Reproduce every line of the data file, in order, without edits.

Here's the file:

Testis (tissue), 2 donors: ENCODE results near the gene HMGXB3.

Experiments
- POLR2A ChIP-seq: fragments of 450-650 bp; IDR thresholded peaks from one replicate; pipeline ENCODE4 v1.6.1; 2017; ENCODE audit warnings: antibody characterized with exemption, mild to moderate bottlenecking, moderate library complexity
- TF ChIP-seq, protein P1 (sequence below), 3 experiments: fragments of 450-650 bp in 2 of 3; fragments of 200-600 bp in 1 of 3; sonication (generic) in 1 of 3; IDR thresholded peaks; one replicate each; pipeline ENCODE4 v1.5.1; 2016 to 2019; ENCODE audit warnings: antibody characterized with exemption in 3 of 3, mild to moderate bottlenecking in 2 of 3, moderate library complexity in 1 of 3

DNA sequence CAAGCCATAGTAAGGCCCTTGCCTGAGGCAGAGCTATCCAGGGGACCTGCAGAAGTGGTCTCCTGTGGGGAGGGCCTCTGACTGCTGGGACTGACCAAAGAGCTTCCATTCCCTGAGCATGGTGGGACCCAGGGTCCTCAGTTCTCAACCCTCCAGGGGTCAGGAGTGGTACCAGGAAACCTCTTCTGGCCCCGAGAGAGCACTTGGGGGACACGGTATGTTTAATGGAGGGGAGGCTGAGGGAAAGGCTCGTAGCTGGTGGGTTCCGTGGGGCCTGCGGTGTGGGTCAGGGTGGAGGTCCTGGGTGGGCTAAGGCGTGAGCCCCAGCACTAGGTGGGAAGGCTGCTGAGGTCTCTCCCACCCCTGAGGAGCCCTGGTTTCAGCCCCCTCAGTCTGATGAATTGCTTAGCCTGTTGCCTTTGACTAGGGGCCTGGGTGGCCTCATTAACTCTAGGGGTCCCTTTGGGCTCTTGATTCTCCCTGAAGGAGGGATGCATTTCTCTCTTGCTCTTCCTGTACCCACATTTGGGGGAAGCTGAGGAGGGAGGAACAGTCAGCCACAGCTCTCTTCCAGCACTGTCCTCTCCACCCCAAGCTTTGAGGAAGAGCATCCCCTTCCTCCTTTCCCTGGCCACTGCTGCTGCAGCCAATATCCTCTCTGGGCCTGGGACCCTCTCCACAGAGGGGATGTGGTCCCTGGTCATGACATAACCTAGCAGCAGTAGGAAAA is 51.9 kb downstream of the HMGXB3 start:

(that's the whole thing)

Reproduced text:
Testis (tissue), 2 donors: ENCODE results near the gene HMGXB3.

Experiments
- POLR2A ChIP-seq: fragments of 450-650 bp; IDR thresholded peaks from one replicate; pipeline ENCODE4 v1.6.1; 2017; ENCODE audit warnings: antibody characterized with exemption, mild to moderate bottlenecking, moderate library complexity
- TF ChIP-seq, protein P1 (sequence below), 3 experiments: fragments of 450-650 bp in 2 of 3; fragments of 200-600 bp in 1 of 3; sonication (generic) in 1 of 3; IDR thresholded peaks; one replicate each; pipeline ENCODE4 v1.5.1; 2016 to 2019; ENCODE audit warnings: antibody characterized with exemption in 3 of 3, mild to moderate bottlenecking in 2 of 3, moderate library complexity in 1 of 3

DNA sequence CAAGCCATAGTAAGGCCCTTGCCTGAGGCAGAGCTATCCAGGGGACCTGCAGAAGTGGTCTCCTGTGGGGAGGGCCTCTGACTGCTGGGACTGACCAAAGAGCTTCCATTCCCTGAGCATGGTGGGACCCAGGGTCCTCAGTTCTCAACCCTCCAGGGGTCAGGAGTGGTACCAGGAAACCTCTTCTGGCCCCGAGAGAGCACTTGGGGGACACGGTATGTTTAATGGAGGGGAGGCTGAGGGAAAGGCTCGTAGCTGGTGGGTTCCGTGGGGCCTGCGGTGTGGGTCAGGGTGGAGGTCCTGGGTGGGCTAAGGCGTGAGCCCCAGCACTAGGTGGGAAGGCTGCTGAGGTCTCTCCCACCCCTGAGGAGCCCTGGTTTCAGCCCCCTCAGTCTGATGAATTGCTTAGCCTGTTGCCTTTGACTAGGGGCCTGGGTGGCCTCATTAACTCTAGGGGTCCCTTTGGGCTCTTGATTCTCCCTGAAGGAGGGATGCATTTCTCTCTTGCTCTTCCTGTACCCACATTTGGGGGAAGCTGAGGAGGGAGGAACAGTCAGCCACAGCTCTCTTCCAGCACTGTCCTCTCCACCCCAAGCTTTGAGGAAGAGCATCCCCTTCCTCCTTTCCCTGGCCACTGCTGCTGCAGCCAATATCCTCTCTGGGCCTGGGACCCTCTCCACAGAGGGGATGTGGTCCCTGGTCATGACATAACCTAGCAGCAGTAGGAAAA is 51.9 kb downstream of the HMGXB3 start: